Monday, June 12, 2017

Super HangOn PCB Fix Log

I purchased up the internals of a Super Hang On shell a few months ago. The package included an untested PCB that, judging from the photos he sent, had suffered a tough life. On arrival, the PCB booted and ran which was a great start, but no road was visible.

On inspecting the underside of the PCB, it was a real dog's dinner with repairs all over the place. It looked like someone had gone wild gunshotting parts of the circuitry to fix a previous problem. There were jumper wires connecting parts of the PCB where traces had been damaged. At this point I wrote to Mark at Retroclinic who kindly provided details of the work he'd done on the board, so I can distinguish his work from the chaos that had also occurred.

The top PCB is responsible for road rendering and is identical to the OutRun PCB, including the PALs. Super Hang On is similar to OutRun but with inferior sprite hardware, which is why the scenery is rather sparse in comparison from a gameplay point of view.

I quickly ported the OutRun test ROM to the Super Hang On hardware. This involved changing a number of memory addresses as well as the memory mapper configuration code. This proved that both the Sub CPU and Road RAM was fine. (For those waiting on the OutRun test ROM, it's now with Alex who will be releasing it in due course.)  ignore the sprite hardware failure below, I didn't adapt the code to handle SHO's sprite hardware correctly.

I could now focus on a smaller section of the schematics. I verified the Road ROM which was good. I swapped the PALs responsible for the road mixing and road bit extraction with a known good OutRun PCB to eliminate them from the equation.

Using my logic probe, I noticed that the Output Enable pin of the Road ROM was stuck high, essentially meaning the ROM data was not being used. Using the schematics, I traced the problem back to an LS174 @ IC14 (quad d flip flop). On closer inspection there was some signs of corrosion around its legs.

Piggybacking this chip restored the road circuitry. I mistankenly swapped out an IC downstream beforehand. If I'd used my scope and not been lazy, I would have avoided this.

Shortly after fixing the problem, another issue arose whereby there was a further visual glitch with the road hardware. Notice the colour band in the sky and the blurry road below. I swapped the test ROMs back in and they reported a failure with the Road RAM (or more likely the logic chips connecting them to the CPU). In game it looked like a visual glitch when the hardware performs the Road RAM swap.

However, the problem then vanished! And no amount of pressing on chips, flexing the PCB or power cycles could replicate it. I imagine it could return in the future if a chip is on the verge of failing somewhere, but hard to fix a problem you can no longer reproduce. If anyone has any thoughts on this then let me know.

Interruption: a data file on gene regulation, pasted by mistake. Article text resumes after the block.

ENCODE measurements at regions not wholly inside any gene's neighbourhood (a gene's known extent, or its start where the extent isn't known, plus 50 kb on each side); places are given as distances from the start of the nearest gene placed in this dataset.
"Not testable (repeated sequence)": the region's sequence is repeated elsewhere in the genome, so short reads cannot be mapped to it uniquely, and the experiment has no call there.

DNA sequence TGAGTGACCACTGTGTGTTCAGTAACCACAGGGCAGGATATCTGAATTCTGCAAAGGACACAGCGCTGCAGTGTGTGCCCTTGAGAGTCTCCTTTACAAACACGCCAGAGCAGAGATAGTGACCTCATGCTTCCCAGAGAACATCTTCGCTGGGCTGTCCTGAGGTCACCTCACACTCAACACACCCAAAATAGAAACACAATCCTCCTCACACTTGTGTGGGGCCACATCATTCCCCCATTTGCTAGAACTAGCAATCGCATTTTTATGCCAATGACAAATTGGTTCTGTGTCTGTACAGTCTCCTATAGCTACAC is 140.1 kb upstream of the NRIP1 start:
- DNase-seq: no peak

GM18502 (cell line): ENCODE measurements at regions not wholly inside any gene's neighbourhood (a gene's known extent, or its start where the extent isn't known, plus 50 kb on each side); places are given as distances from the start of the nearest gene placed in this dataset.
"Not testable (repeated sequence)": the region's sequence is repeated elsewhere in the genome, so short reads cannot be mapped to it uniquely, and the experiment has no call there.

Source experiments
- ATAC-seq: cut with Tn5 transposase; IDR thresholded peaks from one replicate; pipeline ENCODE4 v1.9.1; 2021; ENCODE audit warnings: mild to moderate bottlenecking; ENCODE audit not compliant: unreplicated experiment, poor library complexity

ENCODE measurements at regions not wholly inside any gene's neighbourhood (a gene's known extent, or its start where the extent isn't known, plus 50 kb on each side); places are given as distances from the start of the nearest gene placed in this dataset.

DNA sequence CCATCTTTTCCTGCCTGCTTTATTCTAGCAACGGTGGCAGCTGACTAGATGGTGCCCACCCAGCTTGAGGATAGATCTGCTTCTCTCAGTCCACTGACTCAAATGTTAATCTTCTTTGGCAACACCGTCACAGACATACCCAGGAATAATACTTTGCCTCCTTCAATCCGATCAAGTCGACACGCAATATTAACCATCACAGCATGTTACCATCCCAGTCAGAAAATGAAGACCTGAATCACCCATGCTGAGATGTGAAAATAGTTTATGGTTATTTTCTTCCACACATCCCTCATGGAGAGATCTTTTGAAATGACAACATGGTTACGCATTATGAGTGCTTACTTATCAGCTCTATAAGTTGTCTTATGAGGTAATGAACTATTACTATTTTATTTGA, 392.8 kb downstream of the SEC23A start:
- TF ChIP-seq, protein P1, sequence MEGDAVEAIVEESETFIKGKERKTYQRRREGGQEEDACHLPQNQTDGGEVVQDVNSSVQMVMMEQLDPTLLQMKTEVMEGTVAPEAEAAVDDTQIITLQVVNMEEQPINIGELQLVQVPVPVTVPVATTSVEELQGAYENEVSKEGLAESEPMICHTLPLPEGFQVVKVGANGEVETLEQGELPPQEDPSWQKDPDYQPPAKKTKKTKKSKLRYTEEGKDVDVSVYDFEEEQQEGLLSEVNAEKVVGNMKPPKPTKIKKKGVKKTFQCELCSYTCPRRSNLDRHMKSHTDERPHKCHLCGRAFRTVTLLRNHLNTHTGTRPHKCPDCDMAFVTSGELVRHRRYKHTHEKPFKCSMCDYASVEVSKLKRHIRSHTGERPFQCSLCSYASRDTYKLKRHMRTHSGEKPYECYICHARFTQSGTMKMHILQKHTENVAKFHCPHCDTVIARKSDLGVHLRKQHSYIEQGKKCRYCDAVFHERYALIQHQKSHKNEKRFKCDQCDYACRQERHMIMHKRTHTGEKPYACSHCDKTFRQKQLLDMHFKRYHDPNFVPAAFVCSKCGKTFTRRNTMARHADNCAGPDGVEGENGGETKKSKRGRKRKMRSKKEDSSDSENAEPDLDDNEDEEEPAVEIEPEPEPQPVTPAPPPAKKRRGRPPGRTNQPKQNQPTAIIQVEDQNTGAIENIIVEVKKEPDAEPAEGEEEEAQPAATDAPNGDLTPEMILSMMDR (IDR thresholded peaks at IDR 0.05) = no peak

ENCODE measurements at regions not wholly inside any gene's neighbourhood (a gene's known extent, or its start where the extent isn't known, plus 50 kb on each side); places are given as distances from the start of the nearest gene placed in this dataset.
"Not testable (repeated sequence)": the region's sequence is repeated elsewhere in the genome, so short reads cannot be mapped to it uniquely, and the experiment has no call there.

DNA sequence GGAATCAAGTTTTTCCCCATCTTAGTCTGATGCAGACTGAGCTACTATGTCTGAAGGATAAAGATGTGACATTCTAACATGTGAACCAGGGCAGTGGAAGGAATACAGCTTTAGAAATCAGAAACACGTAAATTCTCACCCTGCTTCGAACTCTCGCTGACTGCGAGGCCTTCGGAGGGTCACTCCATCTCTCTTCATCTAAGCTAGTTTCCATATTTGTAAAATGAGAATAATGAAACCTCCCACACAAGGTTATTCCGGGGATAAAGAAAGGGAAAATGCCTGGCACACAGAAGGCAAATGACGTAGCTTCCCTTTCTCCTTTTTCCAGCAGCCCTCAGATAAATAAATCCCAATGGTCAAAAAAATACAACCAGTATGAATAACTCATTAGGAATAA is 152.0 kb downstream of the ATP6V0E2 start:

Turbo OutRun PCB Fix Log

Purchased this OutRun boardset from the states. It was sold as faulty. The seller included some free food, which kept me happy whilst I stared at the black screen it presented me with on boot.

First thing I did was to verify an EPROM with RomIdent. This showed this was actually an OutRun boardset converted to Turbo OutRun.

I then tested the 2 boards against a known good set, and found the lower video PCB to completely working. Fantastic! This saved me building the interconnects that ColinD kindly sent me this time round.

I swapped the security FD1094 processor with a vanilla 68000. I programmed some decrypted ROMs.

I was greeted with the following screen.

Progress, but this was a bit of a red herring. It crashed immediately after this screen. In fact, this screen was an addition of the Japanese decrypted roms I'd happened to use. It's possible that the security processor was still working, but I'll go back and check that later.

I dug out the schematics and found an LS244 with dead outputs @ IC83. This was part of the sub CPU memory addressing. I socketed it and swapped it out, but it didn't make the game boot, although the logic probe showed its pins were doing something at least.

At this point I decided I wasn't going to change any more components without better diagnostic information. I'm slow at desoldering, so shotgunning stuff wasn't a good idea.

I used the OutRun SDK, created by Alex, to code a test tool for OutRun. Alex had already started work on the tool and I made some further modifications. My theory was that I needed a minimal piece of software to test as much of the hardware as possible. The problem with the on-board tests on OutRun, is that they require most of the PCB to already be working in order to use them. So they are mostly useless.

I spent a couple of nights changing the tool so that it would test the 4 Main CPU SRAMS, the 4 Sub CPU SRAMs, Tile RAM, Text RAM, Palette RAM and Sprite RAM.

The tests that Alex had included were far more rigorous than OutRun's onboard tests, with separate address bus and data bus tests.

Screenshot from MAME below, excuse the horrible palette (it's really setup for OutRun not Turbo OutRun)

I programmed this to the boardset and got the following:

The program reported the Sub CPU RAM @ IC 73 was bad.

I also verified that the ICs reported by the program were correct by glitching some of the SRAMs whilst it ran.

After hours of swearing and desoldering (mostly due to the ground plane) I'd removed the offending SRAM and socketed the IC.

Personally, I find these boards an arse to work with. I have a lot of respect for Mark at Retroclinic now.

At this point, the test gave me a different error because the SRAM was completely missing. Promising!

Inserted a replacement SRAM and BOOM - all OK!

Change the EPROMs back to the game and we have attract mode with sound: